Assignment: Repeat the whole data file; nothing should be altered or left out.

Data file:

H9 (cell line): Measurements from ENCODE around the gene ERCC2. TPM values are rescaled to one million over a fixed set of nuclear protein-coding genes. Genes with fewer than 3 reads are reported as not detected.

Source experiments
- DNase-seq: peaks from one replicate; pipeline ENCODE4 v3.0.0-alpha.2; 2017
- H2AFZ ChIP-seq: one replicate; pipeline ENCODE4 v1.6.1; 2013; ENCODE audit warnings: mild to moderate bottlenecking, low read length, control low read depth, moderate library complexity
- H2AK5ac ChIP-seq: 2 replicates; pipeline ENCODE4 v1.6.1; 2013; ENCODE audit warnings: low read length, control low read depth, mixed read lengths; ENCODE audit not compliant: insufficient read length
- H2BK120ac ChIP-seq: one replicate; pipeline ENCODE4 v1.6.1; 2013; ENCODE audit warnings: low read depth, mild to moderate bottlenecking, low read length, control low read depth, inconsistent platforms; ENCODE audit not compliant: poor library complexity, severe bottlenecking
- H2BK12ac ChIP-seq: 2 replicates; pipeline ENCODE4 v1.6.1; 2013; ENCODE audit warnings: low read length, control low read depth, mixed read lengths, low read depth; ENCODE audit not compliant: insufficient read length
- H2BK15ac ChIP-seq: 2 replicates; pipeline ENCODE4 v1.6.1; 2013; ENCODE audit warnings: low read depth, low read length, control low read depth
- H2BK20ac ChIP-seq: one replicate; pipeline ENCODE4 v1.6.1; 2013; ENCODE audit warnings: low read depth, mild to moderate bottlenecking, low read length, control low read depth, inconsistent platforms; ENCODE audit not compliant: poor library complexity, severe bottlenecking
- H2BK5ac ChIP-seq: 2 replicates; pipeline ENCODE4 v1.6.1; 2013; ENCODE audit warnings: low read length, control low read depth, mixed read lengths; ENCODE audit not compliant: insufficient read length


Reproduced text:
H9 (cell line): Measurements from ENCODE around the gene ERCC2. TPM values are rescaled to one million over a fixed set of nuclear protein-coding genes. Genes with fewer than 3 reads are reported as not detected.

Source experiments
- DNase-seq: peaks from one replicate; pipeline ENCODE4 v3.0.0-alpha.2; 2017
- H2AFZ ChIP-seq: one replicate; pipeline ENCODE4 v1.6.1; 2013; ENCODE audit warnings: mild to moderate bottlenecking, low read length, control low read depth, moderate library complexity
- H2AK5ac ChIP-seq: 2 replicates; pipeline ENCODE4 v1.6.1; 2013; ENCODE audit warnings: low read length, control low read depth, mixed read lengths; ENCODE audit not compliant: insufficient read length
- H2BK120ac ChIP-seq: one replicate; pipeline ENCODE4 v1.6.1; 2013; ENCODE audit warnings: low read depth, mild to moderate bottlenecking, low read length, control low read depth, inconsistent platforms; ENCODE audit not compliant: poor library complexity, severe bottlenecking
- H2BK12ac ChIP-seq: 2 replicates; pipeline ENCODE4 v1.6.1; 2013; ENCODE audit warnings: low read length, control low read depth, mixed read lengths, low read depth; ENCODE audit not compliant: insufficient read length
- H2BK15ac ChIP-seq: 2 replicates; pipeline ENCODE4 v1.6.1; 2013; ENCODE audit warnings: low read depth, low read length, control low read depth
- H2BK20ac ChIP-seq: one replicate; pipeline ENCODE4 v1.6.1; 2013; ENCODE audit warnings: low read depth, mild to moderate bottlenecking, low read length, control low read depth, inconsistent platforms; ENCODE audit not compliant: poor library complexity, severe bottlenecking
- H2BK5ac ChIP-seq: 2 replicates; pipeline ENCODE4 v1.6.1; 2013; ENCODE audit warnings: low read length, control low read depth, mixed read lengths; ENCODE audit not compliant: insufficient read length